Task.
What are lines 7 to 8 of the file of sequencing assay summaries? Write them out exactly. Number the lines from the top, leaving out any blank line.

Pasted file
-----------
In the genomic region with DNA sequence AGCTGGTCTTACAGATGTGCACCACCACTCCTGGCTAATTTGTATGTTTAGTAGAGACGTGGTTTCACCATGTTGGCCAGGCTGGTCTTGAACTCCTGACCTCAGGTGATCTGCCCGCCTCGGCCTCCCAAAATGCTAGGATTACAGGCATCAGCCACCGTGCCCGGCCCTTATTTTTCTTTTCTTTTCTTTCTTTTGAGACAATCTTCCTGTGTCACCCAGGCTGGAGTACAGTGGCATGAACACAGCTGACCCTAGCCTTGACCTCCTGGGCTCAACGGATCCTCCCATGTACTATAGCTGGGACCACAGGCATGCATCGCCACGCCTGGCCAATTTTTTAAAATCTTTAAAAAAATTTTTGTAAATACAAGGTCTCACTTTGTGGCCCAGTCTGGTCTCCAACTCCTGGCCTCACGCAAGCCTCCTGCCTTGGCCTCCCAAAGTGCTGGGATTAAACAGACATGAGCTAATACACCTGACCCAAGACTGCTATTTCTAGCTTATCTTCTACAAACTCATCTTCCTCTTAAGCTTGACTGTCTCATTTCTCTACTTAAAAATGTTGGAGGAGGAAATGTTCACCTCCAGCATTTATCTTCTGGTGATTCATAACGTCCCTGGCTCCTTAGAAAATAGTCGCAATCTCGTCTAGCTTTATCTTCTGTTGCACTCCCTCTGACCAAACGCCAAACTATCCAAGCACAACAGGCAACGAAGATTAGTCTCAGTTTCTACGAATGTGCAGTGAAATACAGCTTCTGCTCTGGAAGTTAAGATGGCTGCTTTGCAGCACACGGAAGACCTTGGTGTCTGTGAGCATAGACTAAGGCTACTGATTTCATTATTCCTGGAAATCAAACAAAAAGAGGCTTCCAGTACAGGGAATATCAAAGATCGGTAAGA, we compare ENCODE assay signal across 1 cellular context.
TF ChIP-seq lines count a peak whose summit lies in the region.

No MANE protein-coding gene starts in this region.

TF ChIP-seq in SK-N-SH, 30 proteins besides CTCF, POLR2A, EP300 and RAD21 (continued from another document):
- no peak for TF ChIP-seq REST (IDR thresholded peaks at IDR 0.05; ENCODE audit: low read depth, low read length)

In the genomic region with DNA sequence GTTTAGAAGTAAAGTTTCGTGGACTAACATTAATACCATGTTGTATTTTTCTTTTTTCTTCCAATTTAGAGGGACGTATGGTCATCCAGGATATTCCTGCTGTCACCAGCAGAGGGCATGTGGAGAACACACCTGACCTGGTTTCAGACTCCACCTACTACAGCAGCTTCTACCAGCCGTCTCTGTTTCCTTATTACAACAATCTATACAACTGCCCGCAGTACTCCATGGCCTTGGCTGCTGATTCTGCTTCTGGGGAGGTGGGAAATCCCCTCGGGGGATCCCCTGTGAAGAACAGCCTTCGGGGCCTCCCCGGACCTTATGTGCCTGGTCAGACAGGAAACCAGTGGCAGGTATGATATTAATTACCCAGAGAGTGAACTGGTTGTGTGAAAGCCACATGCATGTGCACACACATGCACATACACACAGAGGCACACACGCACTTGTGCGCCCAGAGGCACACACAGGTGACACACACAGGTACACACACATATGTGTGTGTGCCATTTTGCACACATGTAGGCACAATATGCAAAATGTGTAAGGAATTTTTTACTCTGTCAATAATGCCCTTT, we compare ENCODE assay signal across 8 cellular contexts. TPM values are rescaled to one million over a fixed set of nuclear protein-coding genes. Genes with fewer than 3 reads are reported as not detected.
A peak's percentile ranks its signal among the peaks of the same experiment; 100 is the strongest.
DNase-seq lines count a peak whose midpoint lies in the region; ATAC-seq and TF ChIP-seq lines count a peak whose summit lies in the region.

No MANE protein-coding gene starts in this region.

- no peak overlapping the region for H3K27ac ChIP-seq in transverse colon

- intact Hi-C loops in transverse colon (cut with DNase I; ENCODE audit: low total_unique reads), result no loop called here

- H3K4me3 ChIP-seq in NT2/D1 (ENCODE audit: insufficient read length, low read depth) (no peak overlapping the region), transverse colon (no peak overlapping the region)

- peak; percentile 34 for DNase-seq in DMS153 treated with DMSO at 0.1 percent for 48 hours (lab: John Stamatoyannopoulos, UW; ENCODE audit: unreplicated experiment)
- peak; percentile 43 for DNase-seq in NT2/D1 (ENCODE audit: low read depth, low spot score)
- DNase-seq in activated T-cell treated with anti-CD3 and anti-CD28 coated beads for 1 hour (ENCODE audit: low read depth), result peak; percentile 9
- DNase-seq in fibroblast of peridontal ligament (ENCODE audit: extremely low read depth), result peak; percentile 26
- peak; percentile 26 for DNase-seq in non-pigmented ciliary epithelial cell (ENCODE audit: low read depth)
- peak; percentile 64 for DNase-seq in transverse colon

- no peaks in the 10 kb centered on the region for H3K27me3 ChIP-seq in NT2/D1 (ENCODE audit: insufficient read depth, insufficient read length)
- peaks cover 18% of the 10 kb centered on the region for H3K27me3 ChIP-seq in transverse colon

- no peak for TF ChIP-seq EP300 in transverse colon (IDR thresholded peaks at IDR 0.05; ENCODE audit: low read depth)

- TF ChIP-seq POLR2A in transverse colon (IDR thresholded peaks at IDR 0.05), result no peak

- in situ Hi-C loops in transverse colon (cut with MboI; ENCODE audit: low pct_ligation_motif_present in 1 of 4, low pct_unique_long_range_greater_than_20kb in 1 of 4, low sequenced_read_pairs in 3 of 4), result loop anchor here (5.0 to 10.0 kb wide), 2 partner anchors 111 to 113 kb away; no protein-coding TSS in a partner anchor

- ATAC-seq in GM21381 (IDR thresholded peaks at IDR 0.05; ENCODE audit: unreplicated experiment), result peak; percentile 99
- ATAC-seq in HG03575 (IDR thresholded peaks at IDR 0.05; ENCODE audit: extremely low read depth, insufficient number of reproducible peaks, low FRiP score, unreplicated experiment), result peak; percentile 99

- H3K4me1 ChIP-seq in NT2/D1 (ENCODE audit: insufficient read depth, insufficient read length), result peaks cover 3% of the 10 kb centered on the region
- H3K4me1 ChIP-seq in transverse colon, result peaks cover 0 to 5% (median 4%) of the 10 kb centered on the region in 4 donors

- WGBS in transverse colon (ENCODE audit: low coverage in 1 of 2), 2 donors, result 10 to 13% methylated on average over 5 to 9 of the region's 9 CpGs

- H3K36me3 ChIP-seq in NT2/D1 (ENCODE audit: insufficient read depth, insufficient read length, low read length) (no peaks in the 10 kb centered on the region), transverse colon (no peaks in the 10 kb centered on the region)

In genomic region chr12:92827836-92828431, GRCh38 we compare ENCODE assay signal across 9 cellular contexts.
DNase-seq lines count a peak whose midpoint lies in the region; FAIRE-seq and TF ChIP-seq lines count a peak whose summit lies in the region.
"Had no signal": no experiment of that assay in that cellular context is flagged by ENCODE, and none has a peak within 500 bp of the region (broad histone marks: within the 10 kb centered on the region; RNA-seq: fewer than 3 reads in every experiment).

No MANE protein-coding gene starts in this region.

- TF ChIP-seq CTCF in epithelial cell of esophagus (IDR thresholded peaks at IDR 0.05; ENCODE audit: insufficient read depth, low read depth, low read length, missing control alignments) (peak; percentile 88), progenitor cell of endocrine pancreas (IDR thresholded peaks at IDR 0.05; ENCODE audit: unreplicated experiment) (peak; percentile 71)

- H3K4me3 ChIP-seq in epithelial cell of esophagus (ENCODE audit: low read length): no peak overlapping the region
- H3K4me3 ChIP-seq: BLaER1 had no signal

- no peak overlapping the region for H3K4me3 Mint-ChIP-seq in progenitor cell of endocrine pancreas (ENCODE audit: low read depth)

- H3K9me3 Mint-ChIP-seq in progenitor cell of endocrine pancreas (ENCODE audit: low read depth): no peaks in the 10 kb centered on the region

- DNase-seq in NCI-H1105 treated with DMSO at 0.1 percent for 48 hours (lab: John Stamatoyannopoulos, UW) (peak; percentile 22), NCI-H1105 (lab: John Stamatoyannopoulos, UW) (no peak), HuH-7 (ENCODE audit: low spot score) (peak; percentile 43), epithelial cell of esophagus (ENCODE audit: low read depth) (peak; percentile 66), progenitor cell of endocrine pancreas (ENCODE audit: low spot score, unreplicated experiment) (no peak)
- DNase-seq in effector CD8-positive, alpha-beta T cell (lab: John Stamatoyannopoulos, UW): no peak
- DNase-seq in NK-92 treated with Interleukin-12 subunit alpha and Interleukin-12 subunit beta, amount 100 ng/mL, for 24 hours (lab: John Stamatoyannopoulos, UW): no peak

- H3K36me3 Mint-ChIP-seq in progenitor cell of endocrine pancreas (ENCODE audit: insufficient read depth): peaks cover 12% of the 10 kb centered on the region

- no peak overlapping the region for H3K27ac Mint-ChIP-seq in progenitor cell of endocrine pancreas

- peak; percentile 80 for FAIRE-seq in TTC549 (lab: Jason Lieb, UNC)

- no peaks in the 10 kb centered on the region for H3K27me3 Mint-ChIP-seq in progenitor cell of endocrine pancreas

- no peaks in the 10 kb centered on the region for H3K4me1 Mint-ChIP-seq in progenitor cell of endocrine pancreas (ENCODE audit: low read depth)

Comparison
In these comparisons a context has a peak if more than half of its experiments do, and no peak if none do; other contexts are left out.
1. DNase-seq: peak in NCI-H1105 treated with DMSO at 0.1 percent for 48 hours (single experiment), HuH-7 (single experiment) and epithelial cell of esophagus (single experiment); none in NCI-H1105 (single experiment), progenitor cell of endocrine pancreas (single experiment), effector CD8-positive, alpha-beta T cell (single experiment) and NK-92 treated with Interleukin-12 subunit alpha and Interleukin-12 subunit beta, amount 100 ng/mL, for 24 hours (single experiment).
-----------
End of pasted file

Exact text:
A peak's percentile ranks its signal among the peaks of the same experiment; 100 is the strongest.
DNase-seq lines count a peak whose midpoint lies in the region; ATAC-seq and TF ChIP-seq lines count a peak whose summit lies in the region.